NEW YORK: Boeing closed records for 2020 bruises by announcing another unpleasant surprise on Wednesday: $ 6.5 billion affected by delays in its new 777X aircraft that exacerbated the flying giant’s annual loss.
Boeing, which has seen its revenues devastated by the decline of commercial airlines sparked by the Covid-19 crisis and a 20-month grounding of the 737 MAX, expects the first delivery of the 777X wide plane in late 2023, compared to the previous schedule in 2022.
The 777X extension account pushed Boeing’s fourth-quarter loss to $ 8.4 billion, reducing its full-year 2020 balance to $ 11.9 billion in the red, its largest annual loss ever.
CEO Dave Calhoun said the past year has witnessed “profound societal and global disruption that has severely hampered our industry”.
“The profound impact of the epidemic on commercial air travel, along with grounding the 737 Max, has challenged our findings.”
In light of drastically deteriorating market conditions, Boeing has taken over the costs, announcing job cuts of nearly 30,000 employees over two years.
The company also completed a US $ 25 billion bond offering to provide liquidity to offset deflation.
Boeing executives confirmed that they expected a long-term recovery in travel demand, but stressed that it would take about three years for activity to return to pre-pandemic levels.
They warned that profit margins will be under pressure until demand returns and the company is able to increase aircraft production.
“I am very optimistic,” Calhoun said on a conference call with analysts.
“There is nothing in the market at the moment that has made me close that, but we are talking about 2023. It will take that long for us to get out of the world of Covid.”
Besides the challenge from the 777X delay, the fourth quarter included a number of other one-off findings: payments to the US Department of Justice to settle criminal charges related to the 737 Max accidents; Revised production schedule for the same aircraft; Production issues on the US military oil tanker KC-46; A pullback from meager demand for Boeing’s global services business.
The value of each of these items ranged between $ 275 million and $ 744 million.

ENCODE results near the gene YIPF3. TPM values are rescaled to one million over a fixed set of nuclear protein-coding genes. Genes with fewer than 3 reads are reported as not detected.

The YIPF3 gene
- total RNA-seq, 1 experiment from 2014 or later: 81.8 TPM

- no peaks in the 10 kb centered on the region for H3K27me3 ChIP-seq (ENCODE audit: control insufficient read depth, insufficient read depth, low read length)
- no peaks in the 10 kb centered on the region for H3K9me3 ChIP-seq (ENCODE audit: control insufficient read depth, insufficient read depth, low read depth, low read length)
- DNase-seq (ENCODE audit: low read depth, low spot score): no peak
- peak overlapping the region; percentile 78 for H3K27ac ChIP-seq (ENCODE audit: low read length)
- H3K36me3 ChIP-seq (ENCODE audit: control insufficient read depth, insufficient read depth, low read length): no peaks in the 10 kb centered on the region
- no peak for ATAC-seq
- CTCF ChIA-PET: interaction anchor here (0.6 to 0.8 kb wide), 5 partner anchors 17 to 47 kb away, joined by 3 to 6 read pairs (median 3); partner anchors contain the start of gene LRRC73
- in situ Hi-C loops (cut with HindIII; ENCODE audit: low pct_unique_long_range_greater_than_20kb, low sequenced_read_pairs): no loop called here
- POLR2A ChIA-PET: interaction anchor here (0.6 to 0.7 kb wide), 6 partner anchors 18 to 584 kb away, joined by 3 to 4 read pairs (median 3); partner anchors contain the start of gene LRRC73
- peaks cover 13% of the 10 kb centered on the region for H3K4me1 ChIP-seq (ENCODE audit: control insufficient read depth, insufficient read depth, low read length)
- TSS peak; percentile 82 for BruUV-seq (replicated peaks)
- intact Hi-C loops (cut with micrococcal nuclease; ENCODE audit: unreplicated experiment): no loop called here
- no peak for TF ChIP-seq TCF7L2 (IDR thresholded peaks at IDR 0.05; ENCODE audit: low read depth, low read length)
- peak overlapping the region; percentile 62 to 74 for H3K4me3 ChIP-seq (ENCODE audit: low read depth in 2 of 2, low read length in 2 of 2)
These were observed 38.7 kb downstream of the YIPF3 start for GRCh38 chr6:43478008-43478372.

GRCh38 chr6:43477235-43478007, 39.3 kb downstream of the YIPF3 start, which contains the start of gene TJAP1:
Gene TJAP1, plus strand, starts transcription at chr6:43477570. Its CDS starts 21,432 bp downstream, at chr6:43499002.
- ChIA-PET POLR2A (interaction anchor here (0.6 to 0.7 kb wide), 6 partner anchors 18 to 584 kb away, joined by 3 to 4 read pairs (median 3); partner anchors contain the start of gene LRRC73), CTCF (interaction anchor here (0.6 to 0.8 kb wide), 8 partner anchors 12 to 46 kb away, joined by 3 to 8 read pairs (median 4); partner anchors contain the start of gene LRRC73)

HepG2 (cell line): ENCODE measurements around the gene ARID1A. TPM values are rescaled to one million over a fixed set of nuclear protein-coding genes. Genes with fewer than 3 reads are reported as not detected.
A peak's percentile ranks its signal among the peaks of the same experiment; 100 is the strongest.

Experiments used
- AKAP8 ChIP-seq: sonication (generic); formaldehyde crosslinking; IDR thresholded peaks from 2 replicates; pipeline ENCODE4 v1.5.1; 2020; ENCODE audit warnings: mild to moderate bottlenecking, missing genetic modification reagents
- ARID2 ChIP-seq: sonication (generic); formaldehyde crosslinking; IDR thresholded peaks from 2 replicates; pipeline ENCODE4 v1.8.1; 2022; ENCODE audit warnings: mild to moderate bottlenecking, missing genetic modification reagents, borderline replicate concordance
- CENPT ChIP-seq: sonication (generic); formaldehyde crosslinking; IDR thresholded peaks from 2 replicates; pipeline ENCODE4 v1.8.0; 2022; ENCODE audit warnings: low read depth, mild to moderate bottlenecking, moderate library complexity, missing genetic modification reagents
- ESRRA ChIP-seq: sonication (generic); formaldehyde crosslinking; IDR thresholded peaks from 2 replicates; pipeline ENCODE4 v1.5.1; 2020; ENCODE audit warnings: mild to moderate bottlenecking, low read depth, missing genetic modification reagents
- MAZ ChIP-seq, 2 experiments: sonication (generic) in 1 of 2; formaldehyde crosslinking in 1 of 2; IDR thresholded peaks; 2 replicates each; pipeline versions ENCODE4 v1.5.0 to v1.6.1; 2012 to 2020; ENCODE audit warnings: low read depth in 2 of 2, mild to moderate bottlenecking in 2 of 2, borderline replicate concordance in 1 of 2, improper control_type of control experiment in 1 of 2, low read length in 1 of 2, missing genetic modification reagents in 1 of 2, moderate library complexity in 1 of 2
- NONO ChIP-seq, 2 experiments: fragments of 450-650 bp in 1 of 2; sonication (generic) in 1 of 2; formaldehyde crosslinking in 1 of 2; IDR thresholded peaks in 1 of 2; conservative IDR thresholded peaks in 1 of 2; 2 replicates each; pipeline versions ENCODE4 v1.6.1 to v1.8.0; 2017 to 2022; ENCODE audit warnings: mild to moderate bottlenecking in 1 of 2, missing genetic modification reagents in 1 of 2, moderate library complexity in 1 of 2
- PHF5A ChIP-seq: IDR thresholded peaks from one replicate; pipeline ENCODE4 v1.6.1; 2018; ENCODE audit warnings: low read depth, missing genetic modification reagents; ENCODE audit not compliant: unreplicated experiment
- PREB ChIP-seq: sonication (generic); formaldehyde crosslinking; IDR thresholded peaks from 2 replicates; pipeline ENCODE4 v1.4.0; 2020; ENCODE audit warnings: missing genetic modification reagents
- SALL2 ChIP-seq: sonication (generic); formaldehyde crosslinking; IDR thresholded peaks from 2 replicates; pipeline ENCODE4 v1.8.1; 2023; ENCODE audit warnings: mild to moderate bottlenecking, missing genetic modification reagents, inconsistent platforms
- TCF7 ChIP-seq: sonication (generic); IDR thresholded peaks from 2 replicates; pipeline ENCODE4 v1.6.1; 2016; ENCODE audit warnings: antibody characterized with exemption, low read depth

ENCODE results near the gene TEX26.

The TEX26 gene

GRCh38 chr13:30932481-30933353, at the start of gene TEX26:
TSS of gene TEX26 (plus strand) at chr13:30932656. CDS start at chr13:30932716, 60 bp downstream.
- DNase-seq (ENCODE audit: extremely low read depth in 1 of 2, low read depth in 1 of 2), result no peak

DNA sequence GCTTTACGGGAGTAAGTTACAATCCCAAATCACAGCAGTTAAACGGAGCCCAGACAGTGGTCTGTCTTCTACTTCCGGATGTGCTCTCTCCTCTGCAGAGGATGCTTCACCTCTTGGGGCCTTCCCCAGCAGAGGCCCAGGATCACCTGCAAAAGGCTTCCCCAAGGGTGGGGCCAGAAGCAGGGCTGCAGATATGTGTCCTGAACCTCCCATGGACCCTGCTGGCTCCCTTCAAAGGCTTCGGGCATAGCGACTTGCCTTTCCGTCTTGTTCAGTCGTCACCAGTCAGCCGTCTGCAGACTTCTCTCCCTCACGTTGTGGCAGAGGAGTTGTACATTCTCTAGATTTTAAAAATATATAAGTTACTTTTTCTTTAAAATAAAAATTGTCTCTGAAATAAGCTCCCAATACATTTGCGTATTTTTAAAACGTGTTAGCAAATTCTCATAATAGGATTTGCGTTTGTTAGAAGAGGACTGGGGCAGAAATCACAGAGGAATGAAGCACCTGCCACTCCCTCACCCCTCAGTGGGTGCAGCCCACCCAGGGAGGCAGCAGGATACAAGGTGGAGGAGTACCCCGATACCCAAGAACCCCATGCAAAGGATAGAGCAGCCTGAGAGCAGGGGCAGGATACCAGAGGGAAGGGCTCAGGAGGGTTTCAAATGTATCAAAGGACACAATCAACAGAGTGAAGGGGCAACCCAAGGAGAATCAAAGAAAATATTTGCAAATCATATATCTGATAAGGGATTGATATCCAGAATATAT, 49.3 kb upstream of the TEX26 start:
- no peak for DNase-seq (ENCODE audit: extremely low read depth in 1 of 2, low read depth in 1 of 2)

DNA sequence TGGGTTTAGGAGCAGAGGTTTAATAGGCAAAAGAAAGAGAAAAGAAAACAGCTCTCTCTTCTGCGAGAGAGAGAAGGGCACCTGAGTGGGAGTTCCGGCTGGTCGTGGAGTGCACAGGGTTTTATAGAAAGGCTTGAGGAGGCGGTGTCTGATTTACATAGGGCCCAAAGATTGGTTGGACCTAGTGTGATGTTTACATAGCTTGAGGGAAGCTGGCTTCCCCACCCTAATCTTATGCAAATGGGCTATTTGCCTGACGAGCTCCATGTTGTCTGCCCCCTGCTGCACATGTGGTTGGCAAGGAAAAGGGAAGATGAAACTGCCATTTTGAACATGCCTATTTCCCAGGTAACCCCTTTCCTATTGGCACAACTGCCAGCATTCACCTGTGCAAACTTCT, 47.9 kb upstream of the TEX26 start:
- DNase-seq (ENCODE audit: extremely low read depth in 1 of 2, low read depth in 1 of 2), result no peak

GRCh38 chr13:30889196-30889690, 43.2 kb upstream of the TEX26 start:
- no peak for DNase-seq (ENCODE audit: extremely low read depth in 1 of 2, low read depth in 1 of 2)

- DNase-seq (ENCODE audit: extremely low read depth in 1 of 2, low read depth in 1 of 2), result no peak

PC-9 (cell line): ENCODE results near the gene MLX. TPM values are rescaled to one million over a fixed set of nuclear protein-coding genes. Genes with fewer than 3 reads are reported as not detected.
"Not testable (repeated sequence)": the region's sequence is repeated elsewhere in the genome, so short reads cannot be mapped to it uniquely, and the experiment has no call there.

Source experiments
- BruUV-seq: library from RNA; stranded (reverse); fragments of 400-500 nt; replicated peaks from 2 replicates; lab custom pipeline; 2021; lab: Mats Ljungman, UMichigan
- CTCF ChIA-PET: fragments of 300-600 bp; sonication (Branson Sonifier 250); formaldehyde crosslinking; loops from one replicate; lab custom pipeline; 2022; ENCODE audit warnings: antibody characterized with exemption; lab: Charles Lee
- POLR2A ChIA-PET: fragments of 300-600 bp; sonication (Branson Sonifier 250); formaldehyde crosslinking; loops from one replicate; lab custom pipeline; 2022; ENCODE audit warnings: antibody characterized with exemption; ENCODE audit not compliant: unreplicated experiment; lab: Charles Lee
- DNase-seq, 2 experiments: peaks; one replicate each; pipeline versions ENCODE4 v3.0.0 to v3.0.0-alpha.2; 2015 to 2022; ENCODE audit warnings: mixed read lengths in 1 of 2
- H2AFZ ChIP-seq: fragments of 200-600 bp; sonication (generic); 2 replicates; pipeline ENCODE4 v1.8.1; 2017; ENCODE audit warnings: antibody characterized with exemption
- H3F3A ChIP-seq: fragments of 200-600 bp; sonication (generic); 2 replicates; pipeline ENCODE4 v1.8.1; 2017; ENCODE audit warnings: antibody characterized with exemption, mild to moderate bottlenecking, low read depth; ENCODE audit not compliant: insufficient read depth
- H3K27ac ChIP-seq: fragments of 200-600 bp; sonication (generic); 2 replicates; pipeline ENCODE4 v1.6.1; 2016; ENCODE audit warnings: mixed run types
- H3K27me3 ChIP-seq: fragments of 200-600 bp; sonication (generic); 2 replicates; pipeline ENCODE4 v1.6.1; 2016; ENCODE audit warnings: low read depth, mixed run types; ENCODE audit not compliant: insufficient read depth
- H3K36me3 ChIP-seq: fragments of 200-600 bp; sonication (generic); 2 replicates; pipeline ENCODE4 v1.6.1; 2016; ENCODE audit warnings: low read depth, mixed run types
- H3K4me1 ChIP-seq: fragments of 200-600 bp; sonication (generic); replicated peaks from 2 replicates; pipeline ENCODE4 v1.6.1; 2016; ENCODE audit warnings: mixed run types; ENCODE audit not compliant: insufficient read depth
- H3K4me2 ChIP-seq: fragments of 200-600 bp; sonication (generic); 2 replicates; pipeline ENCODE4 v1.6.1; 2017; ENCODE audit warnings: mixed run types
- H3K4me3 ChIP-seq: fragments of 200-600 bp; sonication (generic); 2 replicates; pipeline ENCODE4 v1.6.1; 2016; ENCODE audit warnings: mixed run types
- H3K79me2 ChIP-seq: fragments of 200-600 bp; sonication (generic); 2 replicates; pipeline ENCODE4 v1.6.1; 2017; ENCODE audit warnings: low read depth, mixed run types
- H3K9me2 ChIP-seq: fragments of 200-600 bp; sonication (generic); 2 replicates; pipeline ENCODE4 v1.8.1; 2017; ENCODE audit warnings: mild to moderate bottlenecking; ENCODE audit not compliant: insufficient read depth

Revenue in the fourth quarter decreased 14.6% to $ 15.3 billion.
As far as the 777X is concerned, Boeing has postponed the timeframe at least three times.
Boeing said the new delay reflects the need to incorporate lessons from the 737 MAX certification, as well as the uncertainty about airline demand due to the pandemic’s travel cutback.
Calhoun, in an interview with CNBC, said these changes mean “it will be a little more expensive and it will take a little longer” to certify the 777X.
But he said the plane – Ideal for international trips – It will be successful upon completion.
We love the plane, ”Calhoun said. “We believe she will be one of the true money makers for our company.”
The MAX saga has affected the company’s results over the past two years, but the outlook for this program has improved after the resumption of commercial flights on board in late 2020 after a long period of grounding due to two fatal accidents.
Since the model was approved to resume service, Boeing has introduced more than 40 MAX plans, and the aircraft has safely flown more than 2,700 commercial flights on five airlines.
On Wednesday, both the European Union’s Aviation Safety Agency and its British counterpart allowed MAX to return to service after lengthy reviews.
Calhoun expressed disappointment with the introduction of the coronavirus vaccine, saying he now expects a significant increase in travel in the second half of 2021 rather than early summer.
He told CNBC: “I think we all hoped that the vaccine would be distributed more smoothly.”
“I think it will come back. I’ve always said there will be strong demand when the time is right. There is a lot of pent-up demand.”
Peter McNally, an analyst at Third Bridge Group, said that Boeing’s results were “disappointing” in several ways and that the company continued to drain liquidity while waiting for the travel recovery.
McNally said the return of Max was good news, but that “the slower recovery and difficult financial position of Boeing will affect the rest of the aviation supply chain.”
Boeing shares tumbled 4.0% to $ 194.03 at the close of US trade.